Scottish author Will Jordan goes by the moniker The Critical Drinker on YouTube, and he's one of my favorite movie critics. He's been hawking a series of novels he's written, so I finally bit the bullet and bought Redemption, the first book of Jordan's Ryan Drake series. Drake, our protag, is meant to be something like Jason Bourne or Jack Reacher.
Ryan Drake is an ex-SAS Englishman currently working with the American CIA. He is tasked with assembling a team and rescuing a woman code-named Maras from a Russian prison. Maras's rescue is only the first part of the story, though, as Drake finds himself enmeshed in a web of intrigue regarding who Maras is and why she's such a valuable intelligence asset. The novel's plot includes some twists and turns, and we eventually build up to who the real bad guy is, behind the scenes and pulling the strings. (As some Amazon reader-reviewers noted, it's not much of a surprise.) Several characters in the story have questionable paths and are seeking some sort of redemption, so the novel's title has multiple meanings.
I used to read Mack Bolan the Executioner adventures back when I was a kid. Jordan's novel reminded me, a little, of those heady days: there are occasional technical descriptions of fighting techniques, weaponry, and military technology, but unlike with the Bolan books, Jordan doesn't beat you over the head with all the technical minutiae.
The plot of Redemption moves along at a healthy pace; Jordan has a good idea of how to set the tempo, which often feels cinematic, smash-cutting Crichton-like from scene to scene as if the author were hoping to have his novel turned into a movie adaptation. Along with being well-paced, the plot offers decent characterization (some unsympathetic characters end up being more dimensional than they appear at first glance), and the story is smart enough to answer questions that might pop up in the reader's mind.
Like Lee Child, author of many Jack Reacher novels, Will Jordan is a Brit who writes American characters. Overall, I think Jordan actually does a better job than Child of capturing the American way of talking, although there are times when certain Britishisms make their way into American mouths. Jordan also slips up with certain iconic American names, like that of Frederick Douglass, whose surname is misspelled as Douglas in the novel.
There were other flaws and inaccuracies in the narrative as well. Jordan's description of DC's climate was a bit off-pitch: he made it out to be more tropical than it really is, and I'm not sure he had the best grasp of DC-MD-VA geography. A Marine character is listed as a West Point graduate, which would be a rare bird, indeed. It wasn't until late in the novel that Jordan used the American term "GPS" to describe what the Brits call "sat nav."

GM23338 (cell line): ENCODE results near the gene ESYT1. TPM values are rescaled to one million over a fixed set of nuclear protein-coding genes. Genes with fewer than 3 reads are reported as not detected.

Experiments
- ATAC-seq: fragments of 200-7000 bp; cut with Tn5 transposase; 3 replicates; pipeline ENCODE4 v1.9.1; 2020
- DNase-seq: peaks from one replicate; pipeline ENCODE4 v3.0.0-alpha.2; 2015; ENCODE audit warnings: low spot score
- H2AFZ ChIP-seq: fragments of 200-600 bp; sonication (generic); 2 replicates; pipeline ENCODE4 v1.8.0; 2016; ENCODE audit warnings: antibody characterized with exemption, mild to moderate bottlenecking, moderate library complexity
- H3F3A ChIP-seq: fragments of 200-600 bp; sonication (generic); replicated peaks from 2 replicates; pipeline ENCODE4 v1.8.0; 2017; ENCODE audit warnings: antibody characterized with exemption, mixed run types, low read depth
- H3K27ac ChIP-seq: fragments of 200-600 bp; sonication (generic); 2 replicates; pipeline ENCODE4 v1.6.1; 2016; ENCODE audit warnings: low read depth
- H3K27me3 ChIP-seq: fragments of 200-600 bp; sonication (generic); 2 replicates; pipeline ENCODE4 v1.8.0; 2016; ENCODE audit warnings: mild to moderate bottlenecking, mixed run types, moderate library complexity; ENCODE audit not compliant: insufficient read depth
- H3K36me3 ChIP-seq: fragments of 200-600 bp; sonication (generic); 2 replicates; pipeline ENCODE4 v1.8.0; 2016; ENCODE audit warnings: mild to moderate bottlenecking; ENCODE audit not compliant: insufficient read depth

The character of Maras, while shrouded in mystery, also came off, at times, as a bit one-note: a pure killer whose training allows her to defeat almost all opponents. And inevitably, a sort-of romance develops between Maras and protagonist Drake; it comes off a bit corny.
The story seemed to be laced with deliberate or accidental references to TV and movie pop culture; many situations seemed ripped straight out of the series "24," for example: Drake is forced by a terrorist to go against his own team, which is something that happened to Jack Bauer more than once in "24," and later in the novel, an interrogator gets information out of a recalcitrant prisoner by faking a family member's death in exactly the same manner in which the same scene happened in one of the later seasons of "24," right up to the overturning of a chair before the fake-shooting of the victim. Two characters in the story are named Dietrich and Frost, which are the names of two characters in 1986's "Aliens." There's an "I shot a kid" line that is almost definitely from "Die Hard." Another evil character says, "When I found out it was you, I said I'd do it for nothing," which I believe echoes Bennett's line in Arnold Schwarzenegger's "Commando."
On a linguistic note: Will Jordan, being British, writes in an unrepentantly British style. Once you, as an American, get into the flow of the story, you might stop noticing some of the more obvious stylistic quirks, like using single quotes for dialogue, writing colour and manoeuvre instead of color and maneuver, etc., but whenever certain American characters accidentally sound less American, this may prove jarring to your Yankee mind. (I was also amused to see ministry used in an American context instead of department.)
So Redemption contained some admittedly derivative elements and had some linguistic quirks, but overall, the story was gripping, and not in a Dan Brown way. Dan Brown tends to end all his chapters on cliffhangers as a way to keep the reader hooked, but Jordan doesn't repeatedly pull that trick ad nauseam. If you're in the mood for a spy novel with a lot of action, suspense, and decent characters, you could do far worse than pick up a copy of Redemption. It's not Shakespeare, but it's a satisfying read.
ADDENDUM: I should note that, despite my nitpicking about Britishisms, I would be hard-pressed to write a novel featuring British characters who sounded authentically British. I know a lot of little British linguistic quirks, but I can't string them together to create naturalistic British dialogue. So please recalibrate your assessment of my criticism with all that in mind. I'm aware that it's hard to write authentic dialogue in an idiom that's not your own, so if anything, Will Jordan deserves praise for having the balls to try and mostly succeed.